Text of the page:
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Before starting

We can load the happign package, and some additional packages we will need.

WFS and WMS service

happign use two data type from IGN web service :

  • WMS raster : data in raster format which are images (.jpg, .png, .tif)
  • WFS : data in shape format (.shp).

More detailed information are available here for WMS and here for WFS.

To download data you need :

  • API key corresponding to the layer you want ;
  • The layer’s name ;
  • A shape read by sf package

API keys

API keys can be directly retrieved on the IGN website in the expert web services (I recommend you at this point to go and have a look).

For example, if I take the first category “Administratif”, I see that the API key is “administratif”.

With happign, there is no need to go through the website because all 18 api keys can be retrieved by running the function get_apikeys() :

get_apikeys()
#>  [1] "administratif" "adresse"       "agriculture"   "altimetrie"   
#>  [5] "cartes"        "cartovecto"    "clc"           "economie"     
#>  [9] "environnement" "geodesie"      "lambert93"     "ortho"        
#> [13] "orthohisto"    "parcellaire"   "satellite"     "sol"          
#> [17] "topographie"   "transports"

Layer name

As for API key, it is possible to find the names of available layers from the expert web services of the IGN. If I continue to explore the “Administratif” category, the first layer name in WFS format is “ADMINEXPRESS-COG.LATEST:arrondissement”.

Again, all layer’s name and other metadata (abstract, style, keywords, defaultcrs, …) can be accessed from R with the get_layers_metadata() function. This one connects directly to the IGN site which allows to have the last updated resources. It can be used for WMS and WFS :

apikey <- get_apikeys()[1]
get_layers_metadata(apikey = apikey, data_type = "wfs")
get_layers_metadata(apikey = apikey, data_type = "wms")

Downloading the data

Now that we know how to get an API key and layer name, it only takes a few lines to get plethora of resources. For the example we will look at the beautiful town of Penmarch in France.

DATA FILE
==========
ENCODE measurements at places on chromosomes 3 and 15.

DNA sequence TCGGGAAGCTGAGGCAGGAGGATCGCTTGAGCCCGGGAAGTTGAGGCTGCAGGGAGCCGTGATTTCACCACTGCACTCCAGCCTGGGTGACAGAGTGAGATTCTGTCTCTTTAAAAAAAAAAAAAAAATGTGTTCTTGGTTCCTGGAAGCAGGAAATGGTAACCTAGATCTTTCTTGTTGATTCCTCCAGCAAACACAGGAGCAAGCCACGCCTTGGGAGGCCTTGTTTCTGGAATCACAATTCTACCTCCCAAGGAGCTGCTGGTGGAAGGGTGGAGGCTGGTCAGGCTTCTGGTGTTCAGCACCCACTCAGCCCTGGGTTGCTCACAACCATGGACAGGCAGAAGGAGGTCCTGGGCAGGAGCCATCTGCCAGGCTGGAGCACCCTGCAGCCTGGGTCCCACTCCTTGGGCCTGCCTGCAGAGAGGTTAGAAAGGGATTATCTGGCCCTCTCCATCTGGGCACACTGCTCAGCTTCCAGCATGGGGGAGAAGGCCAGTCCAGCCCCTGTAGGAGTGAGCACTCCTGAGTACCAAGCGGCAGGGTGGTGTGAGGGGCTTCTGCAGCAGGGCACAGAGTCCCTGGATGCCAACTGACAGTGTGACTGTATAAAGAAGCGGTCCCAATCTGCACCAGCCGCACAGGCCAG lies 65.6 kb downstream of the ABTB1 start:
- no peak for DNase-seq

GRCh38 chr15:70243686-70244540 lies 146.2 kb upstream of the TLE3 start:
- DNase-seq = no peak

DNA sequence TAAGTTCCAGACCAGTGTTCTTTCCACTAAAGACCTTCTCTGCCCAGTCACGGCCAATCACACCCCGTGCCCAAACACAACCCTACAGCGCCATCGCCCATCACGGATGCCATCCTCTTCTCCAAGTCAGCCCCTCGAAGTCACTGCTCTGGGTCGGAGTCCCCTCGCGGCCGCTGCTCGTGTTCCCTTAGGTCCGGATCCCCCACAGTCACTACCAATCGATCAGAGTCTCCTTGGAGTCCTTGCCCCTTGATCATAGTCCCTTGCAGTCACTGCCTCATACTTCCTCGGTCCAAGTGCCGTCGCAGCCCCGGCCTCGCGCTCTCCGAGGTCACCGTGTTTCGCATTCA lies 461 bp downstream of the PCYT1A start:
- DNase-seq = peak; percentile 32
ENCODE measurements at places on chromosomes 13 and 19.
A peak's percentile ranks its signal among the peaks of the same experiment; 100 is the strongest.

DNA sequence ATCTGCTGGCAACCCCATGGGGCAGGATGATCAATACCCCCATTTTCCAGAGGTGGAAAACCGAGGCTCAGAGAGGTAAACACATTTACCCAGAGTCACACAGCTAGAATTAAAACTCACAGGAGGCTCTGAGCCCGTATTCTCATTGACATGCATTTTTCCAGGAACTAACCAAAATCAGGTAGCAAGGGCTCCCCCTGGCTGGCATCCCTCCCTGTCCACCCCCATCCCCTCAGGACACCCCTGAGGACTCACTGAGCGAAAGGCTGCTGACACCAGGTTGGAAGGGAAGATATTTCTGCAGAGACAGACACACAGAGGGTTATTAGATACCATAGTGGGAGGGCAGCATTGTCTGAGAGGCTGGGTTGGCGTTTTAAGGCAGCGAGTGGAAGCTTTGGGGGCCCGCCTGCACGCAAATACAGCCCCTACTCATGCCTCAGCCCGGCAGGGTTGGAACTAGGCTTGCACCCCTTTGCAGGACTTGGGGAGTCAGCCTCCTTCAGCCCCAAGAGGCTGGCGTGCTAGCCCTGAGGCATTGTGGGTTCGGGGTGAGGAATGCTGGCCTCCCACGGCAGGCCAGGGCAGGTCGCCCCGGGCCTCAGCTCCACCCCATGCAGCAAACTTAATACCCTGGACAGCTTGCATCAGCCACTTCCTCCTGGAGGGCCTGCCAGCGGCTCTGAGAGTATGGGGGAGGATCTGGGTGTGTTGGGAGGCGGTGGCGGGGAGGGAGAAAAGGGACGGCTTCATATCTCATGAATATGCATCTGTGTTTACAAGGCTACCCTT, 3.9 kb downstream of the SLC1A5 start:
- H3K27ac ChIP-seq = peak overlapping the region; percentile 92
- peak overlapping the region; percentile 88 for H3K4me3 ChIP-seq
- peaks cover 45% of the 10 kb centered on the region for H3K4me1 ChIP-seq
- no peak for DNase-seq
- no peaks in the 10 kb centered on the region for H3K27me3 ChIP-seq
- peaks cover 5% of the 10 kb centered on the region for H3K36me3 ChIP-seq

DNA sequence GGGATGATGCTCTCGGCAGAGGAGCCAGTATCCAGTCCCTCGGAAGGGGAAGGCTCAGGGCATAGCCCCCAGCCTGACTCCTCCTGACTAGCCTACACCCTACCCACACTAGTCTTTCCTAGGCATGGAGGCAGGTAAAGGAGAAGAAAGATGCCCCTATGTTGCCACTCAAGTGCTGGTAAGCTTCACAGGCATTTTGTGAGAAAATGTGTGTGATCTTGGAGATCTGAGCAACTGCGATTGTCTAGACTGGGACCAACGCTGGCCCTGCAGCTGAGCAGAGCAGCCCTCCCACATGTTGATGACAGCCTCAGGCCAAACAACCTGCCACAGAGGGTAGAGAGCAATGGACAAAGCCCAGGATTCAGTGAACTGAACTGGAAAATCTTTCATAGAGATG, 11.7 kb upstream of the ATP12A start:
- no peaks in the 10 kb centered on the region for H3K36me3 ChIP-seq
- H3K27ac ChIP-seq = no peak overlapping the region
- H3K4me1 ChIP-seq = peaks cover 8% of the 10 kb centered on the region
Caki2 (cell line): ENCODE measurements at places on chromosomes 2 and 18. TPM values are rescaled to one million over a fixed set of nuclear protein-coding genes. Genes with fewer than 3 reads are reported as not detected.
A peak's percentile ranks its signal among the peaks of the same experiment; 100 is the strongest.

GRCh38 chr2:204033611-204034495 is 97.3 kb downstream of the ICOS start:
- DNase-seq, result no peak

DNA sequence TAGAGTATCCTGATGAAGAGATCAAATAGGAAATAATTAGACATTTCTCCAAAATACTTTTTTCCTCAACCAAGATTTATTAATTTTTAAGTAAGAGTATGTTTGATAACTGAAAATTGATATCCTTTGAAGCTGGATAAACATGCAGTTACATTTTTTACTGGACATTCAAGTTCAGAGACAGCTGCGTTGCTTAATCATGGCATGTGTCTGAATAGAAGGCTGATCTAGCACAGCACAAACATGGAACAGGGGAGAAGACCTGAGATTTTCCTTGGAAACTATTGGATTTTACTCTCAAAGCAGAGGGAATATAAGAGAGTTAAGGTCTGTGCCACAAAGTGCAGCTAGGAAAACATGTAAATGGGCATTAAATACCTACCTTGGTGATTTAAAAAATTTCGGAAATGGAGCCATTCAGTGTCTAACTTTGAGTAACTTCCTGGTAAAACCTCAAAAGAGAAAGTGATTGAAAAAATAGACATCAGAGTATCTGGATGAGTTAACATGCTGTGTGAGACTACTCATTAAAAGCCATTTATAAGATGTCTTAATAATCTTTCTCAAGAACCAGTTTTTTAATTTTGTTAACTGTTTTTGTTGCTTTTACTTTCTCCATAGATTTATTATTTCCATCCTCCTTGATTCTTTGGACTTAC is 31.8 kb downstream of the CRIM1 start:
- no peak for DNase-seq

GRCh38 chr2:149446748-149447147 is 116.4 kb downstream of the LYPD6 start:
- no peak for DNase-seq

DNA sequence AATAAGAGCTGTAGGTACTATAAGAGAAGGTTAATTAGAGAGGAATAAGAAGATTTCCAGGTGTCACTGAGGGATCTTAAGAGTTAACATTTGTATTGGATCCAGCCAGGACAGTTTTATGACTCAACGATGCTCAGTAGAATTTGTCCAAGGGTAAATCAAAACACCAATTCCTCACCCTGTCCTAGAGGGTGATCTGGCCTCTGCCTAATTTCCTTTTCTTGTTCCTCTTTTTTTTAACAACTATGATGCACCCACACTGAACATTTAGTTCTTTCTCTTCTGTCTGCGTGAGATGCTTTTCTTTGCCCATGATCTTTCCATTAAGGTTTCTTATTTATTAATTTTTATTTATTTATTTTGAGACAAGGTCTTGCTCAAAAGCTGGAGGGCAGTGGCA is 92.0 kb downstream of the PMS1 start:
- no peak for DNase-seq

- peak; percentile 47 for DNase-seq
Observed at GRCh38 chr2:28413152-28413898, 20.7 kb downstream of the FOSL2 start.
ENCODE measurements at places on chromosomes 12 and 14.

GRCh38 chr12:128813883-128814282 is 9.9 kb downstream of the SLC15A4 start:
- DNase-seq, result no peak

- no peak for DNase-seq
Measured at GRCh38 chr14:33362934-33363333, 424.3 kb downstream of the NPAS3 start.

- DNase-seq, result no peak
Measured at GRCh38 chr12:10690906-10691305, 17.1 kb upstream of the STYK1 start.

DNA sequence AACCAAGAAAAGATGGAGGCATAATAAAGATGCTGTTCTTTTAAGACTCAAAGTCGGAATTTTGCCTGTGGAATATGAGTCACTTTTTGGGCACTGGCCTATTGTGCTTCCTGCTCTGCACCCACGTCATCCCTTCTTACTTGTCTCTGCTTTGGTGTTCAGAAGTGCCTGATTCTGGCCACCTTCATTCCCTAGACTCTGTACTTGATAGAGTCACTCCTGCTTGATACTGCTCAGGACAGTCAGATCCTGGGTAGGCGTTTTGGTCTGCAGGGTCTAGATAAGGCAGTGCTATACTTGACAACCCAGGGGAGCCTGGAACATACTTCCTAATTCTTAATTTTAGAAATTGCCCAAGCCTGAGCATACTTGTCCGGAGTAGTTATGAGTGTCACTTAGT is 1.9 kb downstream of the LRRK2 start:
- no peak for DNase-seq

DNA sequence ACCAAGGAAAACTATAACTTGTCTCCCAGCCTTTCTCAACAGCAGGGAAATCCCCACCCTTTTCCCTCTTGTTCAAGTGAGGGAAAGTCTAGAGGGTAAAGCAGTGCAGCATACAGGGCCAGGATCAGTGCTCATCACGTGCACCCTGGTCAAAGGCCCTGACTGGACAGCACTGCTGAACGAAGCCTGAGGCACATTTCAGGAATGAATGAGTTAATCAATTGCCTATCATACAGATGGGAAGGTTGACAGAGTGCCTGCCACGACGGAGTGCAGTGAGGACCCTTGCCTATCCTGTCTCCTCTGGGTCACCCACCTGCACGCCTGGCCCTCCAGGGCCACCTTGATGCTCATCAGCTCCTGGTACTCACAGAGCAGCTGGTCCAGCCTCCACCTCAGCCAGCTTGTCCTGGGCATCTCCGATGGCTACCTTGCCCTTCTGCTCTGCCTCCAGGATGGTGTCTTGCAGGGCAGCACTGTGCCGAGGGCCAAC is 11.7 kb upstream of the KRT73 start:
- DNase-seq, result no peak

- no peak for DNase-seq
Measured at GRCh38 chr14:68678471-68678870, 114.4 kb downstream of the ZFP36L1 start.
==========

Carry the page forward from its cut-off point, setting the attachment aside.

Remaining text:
WFS

First, we are going to get borders of the town which is a shape resources so get_wfs() will be used. This function need a shape to work. A single point is take inside Penmarch so that the function detects all the shape that intersect this point :

penmarch_point <- st_sfc(st_point(c(-4.370, 47.800)), crs = 4326)
penmarch_borders <- get_wfs(shape = penmarch_point,
                            apikey = "administratif",
                            layer_name = "LIMITES_ADMINISTRATIVES_EXPRESS.LATEST:commune")
#> 1/1 downloaded

# Checking result
tm_shape(penmarch_borders) + # Borders of penmarch
   tm_polygons(alpha = 0, lwd = 2) +
tm_shape(penmarch_point) + # Point use to retrieve data
   tm_dots(col = "red", size = 2) +
   tm_add_legend(type = "symbol", label = "lat : -4.370, long : 47.800",
                 col = "red", size = 1) +
   tm_layout(main.title = "Penmarch borders from IGN",
             main.title.position = "center",
             legend.position = c("right", "bottom"),
             frame = FALSE)

It’s as simple as that! Now you have to rely on your curiosity to explore the multiple possibilities that IGN offers. For example, who has never wondered how many road junctions there are in Penmarch?

Spoiler : there are 192 of them

dikes <- get_wfs(shape = penmarch_borders,
                 apikey = get_apikeys()[6],
                 layer_name = "BDCARTO_BDD_WLD_WGS84G:noeud_routier")
#> 1/1 downloaded

dikes <- st_intersection(penmarch_borders, dikes)
#> Warning: attribute variables are assumed to be spatially constant throughout all
#> geometries

# Checking result
tm_shape(penmarch_borders) + # Borders of penmarch
   tm_borders(lwd = 2) +
tm_shape(dikes) + # Point use to retrieve data
   tm_dots(col = "red") +
   tm_add_legend(type = "symbol", label = "Road junction", col = "red") +
   tm_layout(main.title = "Road nodes recorded by the IGN in Penmarch",
             main.title.position = "center",
             legend.position = c("right", "bottom"),
             frame = FALSE)

WMS raster

For raster, the process is the same but with the function get_wms_raster(). There’s plenty of elevation resources inside “altimetrie” category. A basic one is the Digital Elevation Model (DEM or MNT in French). Borders of Penmarch are used as shape for downloading the DEM.

apikey <- get_apikeys()[4]
layers_metadata <- get_layers_metadata(apikey, "wms")
dem_layer_name <- layers_metadata[2, "name"]

mnt <- get_wms_raster(shape = penmarch_borders,
                      apikey = apikey,
                      layer_name = dem_layer_name,
                      resolution = 25,
                      filename = "best_raster_name")
#> 1/1 downloaded
file.remove("best_raster_name_25m.tif") # raster are download to disk but I don't want to keep it
#> [1] TRUE

mnt[mnt < 0] <- NA # remove negative values in case of singularity
names(mnt) <- "Elevation [m]" # Rename raster ie the title legend

tm_shape(mnt) +
   tm_raster(colorNA = NULL) +
tm_shape(penmarch_borders)+
   tm_borders(lwd = 2)+
tm_layout(main.title = "DEM of Penmarch",
          main.title.position = "center",
          legend.position = c("right", "bottom"),
          legend.bg.color = "white", legend.bg.alpha = 0.7,
          frame = FALSE)

Rq :

  • Raster from get_wms_raster() are stars object from the stars package. To learn more about conversion between other raster type in R go check this out.